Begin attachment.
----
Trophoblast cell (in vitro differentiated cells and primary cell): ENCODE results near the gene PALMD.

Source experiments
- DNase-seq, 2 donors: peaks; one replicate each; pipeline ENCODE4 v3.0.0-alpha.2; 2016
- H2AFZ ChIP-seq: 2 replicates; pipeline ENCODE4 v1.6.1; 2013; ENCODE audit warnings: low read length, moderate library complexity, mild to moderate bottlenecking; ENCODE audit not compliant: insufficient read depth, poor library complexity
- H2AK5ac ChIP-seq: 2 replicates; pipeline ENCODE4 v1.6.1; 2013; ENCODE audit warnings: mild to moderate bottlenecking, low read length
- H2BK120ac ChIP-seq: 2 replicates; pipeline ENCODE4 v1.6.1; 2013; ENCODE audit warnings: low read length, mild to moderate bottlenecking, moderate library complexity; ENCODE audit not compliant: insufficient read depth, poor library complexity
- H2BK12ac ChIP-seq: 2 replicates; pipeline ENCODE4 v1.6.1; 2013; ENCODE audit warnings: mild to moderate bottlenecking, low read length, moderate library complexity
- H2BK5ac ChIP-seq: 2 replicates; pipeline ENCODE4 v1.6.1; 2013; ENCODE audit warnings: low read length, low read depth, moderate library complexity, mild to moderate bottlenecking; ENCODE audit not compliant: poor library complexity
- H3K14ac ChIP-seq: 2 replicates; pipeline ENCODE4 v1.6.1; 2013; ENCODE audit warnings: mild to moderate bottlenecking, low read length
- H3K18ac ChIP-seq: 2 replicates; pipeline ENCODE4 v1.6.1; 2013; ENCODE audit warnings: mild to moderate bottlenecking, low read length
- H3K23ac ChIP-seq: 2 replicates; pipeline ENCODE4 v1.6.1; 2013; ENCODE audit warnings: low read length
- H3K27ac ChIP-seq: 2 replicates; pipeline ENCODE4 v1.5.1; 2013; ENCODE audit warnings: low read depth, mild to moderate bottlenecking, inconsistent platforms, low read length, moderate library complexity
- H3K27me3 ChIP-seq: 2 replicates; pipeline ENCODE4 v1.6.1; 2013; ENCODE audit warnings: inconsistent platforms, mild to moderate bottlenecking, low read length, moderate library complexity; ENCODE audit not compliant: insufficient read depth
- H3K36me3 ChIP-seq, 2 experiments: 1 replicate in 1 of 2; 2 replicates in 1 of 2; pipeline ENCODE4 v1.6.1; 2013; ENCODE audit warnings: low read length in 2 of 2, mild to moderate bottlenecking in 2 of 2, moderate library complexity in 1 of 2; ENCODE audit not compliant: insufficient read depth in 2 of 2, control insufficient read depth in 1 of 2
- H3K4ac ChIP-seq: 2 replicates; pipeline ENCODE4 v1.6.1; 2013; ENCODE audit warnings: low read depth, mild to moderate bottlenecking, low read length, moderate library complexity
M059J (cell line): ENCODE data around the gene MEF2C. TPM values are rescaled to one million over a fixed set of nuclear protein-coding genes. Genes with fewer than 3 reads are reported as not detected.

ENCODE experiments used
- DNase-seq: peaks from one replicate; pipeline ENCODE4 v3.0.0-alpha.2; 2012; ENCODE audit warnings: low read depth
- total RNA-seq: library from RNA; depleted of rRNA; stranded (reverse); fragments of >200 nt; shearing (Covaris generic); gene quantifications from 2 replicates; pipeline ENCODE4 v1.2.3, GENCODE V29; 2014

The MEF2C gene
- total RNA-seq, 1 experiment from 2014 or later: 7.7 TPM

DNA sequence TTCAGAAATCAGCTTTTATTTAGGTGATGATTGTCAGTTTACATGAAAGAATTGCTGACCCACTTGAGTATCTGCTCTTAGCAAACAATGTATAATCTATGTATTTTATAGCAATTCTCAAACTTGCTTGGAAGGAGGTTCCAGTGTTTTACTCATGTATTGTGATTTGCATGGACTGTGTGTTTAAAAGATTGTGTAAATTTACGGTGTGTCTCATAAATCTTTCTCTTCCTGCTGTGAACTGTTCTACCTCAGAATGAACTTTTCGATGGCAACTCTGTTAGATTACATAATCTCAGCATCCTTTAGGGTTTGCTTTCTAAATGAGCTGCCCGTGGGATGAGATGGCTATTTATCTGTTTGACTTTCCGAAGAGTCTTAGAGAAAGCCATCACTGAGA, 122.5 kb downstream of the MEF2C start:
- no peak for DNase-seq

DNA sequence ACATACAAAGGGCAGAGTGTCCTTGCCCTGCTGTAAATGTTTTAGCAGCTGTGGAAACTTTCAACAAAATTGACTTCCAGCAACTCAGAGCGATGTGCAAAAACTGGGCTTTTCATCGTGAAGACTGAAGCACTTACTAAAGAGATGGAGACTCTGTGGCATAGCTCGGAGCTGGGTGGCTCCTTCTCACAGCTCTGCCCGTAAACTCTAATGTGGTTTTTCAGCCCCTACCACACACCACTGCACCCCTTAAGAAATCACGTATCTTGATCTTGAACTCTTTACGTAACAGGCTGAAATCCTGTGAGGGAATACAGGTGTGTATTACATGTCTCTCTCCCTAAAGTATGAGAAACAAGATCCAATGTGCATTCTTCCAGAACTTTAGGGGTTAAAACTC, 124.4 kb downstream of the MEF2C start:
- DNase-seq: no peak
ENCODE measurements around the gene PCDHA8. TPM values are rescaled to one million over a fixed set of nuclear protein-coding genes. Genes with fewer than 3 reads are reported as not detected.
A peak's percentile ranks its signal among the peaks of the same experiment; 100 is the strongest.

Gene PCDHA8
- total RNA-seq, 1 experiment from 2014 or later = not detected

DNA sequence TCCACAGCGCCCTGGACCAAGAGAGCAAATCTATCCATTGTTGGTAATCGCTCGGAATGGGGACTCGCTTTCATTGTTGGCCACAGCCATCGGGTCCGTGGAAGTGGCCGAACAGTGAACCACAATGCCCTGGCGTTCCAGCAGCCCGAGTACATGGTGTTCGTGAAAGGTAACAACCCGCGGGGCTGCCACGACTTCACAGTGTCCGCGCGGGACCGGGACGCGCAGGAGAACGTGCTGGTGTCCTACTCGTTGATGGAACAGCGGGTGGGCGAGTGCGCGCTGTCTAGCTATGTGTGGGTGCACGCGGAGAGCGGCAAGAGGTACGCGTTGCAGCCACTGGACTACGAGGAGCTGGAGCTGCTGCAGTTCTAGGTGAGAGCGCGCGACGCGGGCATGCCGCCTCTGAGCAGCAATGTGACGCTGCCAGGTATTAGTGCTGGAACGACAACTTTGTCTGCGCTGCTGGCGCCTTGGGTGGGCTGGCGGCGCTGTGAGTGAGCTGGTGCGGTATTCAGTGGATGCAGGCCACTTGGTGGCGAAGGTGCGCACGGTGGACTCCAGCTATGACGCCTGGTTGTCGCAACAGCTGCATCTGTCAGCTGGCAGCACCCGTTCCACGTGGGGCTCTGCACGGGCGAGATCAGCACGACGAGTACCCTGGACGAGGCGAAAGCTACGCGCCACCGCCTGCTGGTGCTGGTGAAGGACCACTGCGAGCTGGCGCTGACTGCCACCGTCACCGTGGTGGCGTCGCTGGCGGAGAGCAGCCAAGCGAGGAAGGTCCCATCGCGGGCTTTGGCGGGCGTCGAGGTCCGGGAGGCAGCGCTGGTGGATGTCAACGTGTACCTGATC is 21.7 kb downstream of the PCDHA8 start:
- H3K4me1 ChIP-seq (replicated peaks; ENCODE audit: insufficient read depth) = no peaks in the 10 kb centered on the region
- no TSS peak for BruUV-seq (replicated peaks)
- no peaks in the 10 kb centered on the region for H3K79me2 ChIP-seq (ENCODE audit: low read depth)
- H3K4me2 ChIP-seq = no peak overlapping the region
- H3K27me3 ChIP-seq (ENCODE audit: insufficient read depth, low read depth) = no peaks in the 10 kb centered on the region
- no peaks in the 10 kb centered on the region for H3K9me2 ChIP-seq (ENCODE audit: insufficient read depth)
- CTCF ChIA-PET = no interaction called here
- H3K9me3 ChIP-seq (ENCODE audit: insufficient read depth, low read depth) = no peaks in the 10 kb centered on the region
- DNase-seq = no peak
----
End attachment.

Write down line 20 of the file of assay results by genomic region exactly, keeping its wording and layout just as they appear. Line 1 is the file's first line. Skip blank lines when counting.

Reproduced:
The MEF2C gene